Field Hockey | Matchup with Bowdoin looms in NESCAC semifinals
Tufts looking for 15th victory in a row
Published: Friday, November 2, 2012
Updated: Friday, November 2, 2012 07:11
For the No. 7 field hockey team, the road to a NESCAC championship almost always runs through Bowdoin. And even though it is No. 1 Middlebury that hosts this weekend’s conference tournament, the Jumbos must first top the No. 6 Polar Bears on Saturday if they hope to advance to Sunday’s finals, in which they will face either the host Panthers or fifth−seeded and No. 12 Amherst.
On Oct. 24, Tufts defeated Bowdoin handily 3−1 at home. This time the Jumbos will play on unfamiliar ground, literally and figuratively, as they face−off on a new Astroturf surface in Vermont. Bowdoin, however, has Astroturf on its home field and will hold an advantage when it comes to the slick surface condition.
“Astroturf is a lot faster and smoother than the surface on Bello,” junior midfielder Emily Cannon said. “It speeds up the pace of the game a lot so we have to be able to adapt quickly. To prepare for that, we played on Astroturf at Harvard once this week, and we also played in the cage to help improve our speed.”
Tufts comes into the semifinal in pursuit of its 15th straight win and hungry for a possible NESCAC championship matchup against the Panthers, who were the only team to beat the Jumbos this fall.
The Polar Bears, however, are similarly motivated. The Jumbos’ Oct. 24 victory snapped an eight−game winning streak for coach Nicky Pearson’s squad and relegated Bowdoin to third place in the conference standings.
A win Saturday will significantly improve the victor’s standing in the upcoming NCAA tournament. For Tufts, such a victory will not come easily. Statistically, the Polar Bears have both scored more goals and allowed fewer than the Jumbos, and Bowdoin’s 0.90 goals−allowed average is significantly lower than the Jumbos’ 1.25.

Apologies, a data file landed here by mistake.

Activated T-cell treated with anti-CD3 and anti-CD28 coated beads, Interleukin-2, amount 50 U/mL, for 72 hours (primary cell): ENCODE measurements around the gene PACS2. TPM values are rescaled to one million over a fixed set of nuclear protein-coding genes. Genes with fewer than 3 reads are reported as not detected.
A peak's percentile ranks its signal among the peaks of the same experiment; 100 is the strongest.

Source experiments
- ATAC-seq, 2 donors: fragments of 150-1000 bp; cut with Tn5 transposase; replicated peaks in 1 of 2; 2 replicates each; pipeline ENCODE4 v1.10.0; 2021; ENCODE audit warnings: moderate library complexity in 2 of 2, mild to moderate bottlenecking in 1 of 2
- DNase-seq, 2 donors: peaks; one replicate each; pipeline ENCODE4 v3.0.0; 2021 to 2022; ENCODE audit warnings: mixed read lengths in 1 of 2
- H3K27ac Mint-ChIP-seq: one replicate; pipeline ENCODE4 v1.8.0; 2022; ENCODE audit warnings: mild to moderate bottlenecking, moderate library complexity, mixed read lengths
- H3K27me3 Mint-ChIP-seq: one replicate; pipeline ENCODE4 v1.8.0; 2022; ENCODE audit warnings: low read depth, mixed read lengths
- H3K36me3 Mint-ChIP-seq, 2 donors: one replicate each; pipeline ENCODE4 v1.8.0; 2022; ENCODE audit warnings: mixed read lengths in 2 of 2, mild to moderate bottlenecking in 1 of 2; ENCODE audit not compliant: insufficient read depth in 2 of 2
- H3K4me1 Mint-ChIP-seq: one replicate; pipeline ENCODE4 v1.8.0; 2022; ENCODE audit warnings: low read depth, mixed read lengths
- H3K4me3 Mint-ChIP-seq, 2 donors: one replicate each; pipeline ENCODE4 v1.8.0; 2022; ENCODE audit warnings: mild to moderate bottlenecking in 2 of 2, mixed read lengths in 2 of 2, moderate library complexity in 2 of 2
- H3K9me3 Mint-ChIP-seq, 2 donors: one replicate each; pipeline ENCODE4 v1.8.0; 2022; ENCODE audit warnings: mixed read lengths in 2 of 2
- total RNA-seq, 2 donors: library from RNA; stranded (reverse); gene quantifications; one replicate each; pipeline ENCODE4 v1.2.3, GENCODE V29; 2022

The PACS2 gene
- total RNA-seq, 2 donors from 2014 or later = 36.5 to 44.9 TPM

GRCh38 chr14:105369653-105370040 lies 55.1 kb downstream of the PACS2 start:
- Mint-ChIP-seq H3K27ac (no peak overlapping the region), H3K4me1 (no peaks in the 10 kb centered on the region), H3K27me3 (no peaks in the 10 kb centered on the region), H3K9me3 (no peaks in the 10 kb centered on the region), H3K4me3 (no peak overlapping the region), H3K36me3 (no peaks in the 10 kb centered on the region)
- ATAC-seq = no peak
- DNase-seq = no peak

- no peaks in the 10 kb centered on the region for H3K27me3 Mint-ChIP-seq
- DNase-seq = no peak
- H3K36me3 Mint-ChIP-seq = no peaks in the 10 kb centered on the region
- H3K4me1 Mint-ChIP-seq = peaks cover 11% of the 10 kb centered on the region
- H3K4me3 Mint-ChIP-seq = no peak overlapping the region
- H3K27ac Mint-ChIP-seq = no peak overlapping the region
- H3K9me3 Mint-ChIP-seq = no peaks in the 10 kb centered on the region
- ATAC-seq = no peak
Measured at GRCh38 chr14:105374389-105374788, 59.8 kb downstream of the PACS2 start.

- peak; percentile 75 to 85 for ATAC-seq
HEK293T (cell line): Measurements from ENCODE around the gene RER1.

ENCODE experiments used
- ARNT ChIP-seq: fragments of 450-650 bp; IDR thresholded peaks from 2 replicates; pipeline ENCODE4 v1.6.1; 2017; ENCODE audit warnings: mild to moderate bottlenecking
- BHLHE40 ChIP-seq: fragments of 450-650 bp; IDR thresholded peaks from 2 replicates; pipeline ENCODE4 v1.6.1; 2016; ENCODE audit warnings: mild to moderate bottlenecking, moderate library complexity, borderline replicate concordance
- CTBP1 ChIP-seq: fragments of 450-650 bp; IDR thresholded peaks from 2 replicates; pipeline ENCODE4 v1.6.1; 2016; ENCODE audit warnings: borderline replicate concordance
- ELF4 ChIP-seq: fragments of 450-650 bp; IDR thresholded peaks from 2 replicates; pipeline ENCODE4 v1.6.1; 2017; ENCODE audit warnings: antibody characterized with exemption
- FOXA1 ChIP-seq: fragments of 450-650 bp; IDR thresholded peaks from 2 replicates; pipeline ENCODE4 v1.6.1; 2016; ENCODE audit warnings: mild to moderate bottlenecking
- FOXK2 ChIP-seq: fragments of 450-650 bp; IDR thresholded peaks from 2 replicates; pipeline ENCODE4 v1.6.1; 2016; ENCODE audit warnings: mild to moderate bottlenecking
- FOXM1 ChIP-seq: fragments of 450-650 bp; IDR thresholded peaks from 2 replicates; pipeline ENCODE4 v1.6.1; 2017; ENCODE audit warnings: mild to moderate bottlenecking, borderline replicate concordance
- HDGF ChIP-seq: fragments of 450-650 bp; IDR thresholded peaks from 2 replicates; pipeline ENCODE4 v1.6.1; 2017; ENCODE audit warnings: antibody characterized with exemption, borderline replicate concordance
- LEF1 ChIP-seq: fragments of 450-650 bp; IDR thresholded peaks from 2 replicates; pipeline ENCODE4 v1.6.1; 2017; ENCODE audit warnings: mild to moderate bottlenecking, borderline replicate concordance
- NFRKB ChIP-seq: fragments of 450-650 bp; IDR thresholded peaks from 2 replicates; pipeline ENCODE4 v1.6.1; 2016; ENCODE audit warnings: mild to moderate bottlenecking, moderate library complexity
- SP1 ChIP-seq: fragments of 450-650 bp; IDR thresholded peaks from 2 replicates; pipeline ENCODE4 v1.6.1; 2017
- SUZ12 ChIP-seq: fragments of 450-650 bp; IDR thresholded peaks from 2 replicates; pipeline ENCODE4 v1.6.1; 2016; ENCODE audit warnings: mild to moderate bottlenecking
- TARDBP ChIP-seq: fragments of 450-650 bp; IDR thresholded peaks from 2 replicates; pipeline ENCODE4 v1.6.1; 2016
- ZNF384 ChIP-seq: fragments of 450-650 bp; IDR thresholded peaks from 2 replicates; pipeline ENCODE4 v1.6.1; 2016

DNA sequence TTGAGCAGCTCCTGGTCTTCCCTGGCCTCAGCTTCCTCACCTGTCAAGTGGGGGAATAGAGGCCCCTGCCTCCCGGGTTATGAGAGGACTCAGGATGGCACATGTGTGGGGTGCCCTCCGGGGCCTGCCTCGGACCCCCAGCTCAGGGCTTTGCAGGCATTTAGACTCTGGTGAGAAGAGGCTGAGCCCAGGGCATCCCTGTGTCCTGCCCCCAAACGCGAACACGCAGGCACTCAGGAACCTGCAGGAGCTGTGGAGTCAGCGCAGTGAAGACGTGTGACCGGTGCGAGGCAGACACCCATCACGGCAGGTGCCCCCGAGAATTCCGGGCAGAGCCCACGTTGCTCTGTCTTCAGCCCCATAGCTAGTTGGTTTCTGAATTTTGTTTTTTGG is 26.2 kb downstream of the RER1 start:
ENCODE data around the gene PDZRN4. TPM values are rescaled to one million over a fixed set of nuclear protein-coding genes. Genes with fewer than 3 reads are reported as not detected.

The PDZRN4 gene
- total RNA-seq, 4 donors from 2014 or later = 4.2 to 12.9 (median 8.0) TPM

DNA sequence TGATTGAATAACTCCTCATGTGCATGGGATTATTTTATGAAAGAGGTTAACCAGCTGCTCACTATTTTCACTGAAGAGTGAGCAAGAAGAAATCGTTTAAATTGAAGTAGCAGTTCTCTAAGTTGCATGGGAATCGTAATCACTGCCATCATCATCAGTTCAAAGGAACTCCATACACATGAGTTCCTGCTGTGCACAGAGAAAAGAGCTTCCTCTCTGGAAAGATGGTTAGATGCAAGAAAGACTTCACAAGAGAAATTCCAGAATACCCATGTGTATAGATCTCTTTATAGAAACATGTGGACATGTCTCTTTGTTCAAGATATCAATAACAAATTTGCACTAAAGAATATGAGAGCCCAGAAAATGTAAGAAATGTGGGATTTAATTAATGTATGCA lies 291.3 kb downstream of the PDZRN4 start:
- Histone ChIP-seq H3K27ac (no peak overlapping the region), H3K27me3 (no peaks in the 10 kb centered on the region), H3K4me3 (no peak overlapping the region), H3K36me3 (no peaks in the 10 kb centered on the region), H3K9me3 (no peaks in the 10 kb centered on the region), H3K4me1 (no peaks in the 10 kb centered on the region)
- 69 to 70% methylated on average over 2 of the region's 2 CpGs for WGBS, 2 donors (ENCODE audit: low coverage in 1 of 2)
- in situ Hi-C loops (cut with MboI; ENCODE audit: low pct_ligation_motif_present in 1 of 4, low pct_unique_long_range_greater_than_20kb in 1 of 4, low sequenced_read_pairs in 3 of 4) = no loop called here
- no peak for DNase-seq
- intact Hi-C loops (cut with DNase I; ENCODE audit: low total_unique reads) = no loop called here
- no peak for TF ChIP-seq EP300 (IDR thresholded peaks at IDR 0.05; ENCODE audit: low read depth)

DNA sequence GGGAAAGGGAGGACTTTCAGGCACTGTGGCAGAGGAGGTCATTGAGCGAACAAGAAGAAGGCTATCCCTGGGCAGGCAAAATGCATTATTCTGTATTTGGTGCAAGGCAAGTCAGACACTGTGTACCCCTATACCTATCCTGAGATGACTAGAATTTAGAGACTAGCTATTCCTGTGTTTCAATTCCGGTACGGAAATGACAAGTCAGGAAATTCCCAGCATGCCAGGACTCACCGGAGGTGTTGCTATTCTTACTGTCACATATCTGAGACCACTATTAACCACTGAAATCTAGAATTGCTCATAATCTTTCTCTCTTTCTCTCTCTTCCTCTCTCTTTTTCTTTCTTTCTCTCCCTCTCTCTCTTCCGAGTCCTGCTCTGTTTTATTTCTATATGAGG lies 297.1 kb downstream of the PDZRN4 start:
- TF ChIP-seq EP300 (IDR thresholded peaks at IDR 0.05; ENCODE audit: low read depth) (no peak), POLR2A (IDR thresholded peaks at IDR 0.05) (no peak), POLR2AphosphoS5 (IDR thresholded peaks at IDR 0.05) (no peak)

But in a contest that is likely to go down to the wire, the Jumbos may have the advantage in close−game experience. Down the stretch of their season, the Jumbos won nine games by a single goal, including three overtime victories against conference opponents.
“When you’re only leading by one goal you can’t afford to make mistakes or let the ball into your circle,” Cannon said. “With that experience, we know that we won’t panic. Against Williams we scored with 10 minutes left, and this past Saturday we scored with 12 left. We know what we have to do to get the job done if things get close against Bowdoin.”
Tufts does not top the NESCAC stat sheets in any team or individual categories, but instead relies on balanced play from its entire roster rather than a handful of stars. The puzzle−piece configuration works for the Jumbos and benefits them in close matchups where opponents are unable to target one or two players to shut down.
“I think it’s important to have a balanced team,” Cannon said. “If a team tries to mark one or two players, everyone else can make a contribution and we all do our parts. It makes it close to impossible to shut us down for the whole game.”
On Oct. 24, Tufts consistently controlled the pace of the game, relentlessly employing one of head coach Tina McDavitt’s go−to mottos. Time and time again, the Jumbos proved that their first line of defense is their own offense.
Assisted by seniors and sophomores alike, a freshman, a junior and a senior co−captain all found the scoreboard in the victory. Meanwhile, Tufts held junior forward Katie Riley, who is among the NESCAC’s top goal−scorers and assisters, without a single shot on goal, and finished a 13 to 4 advantage in shots.
“Our offense has really stepped up as our first line of defense this year,” sophomore goalkeeper Brianna Keenan said. “They have done a great job of putting pressure on the other team’s defense which forces them to make mistakes and allows for us to turn those mistakes into scoring opportunities.”
If the Polar Bears do thwart the Jumbos’ offense and break through the defense, Tufts can rest easy in the fact that Keenan has had a sensational rookie season, combining with junior Katie Stuntz to post six shutouts. Keenan’s .811 save percentage is third in the NESCAC and the sophomore has proved her fearlessness in coming off her line and out of the cage to shut down one−on−ones.
“Our defense does an excellent job of busting their butts and recovering back to break up the play of a girl on a breakaway,” Keenan said. “There have been very few times this year that I’ve had to leave the cage to stop one. I love to come out and take girls on one−on−one but it’s obviously something we try to avoid in game situations. I’ve always been a more aggressive goalkeeper, so coming out of the cage to stop the ball has always come naturally.”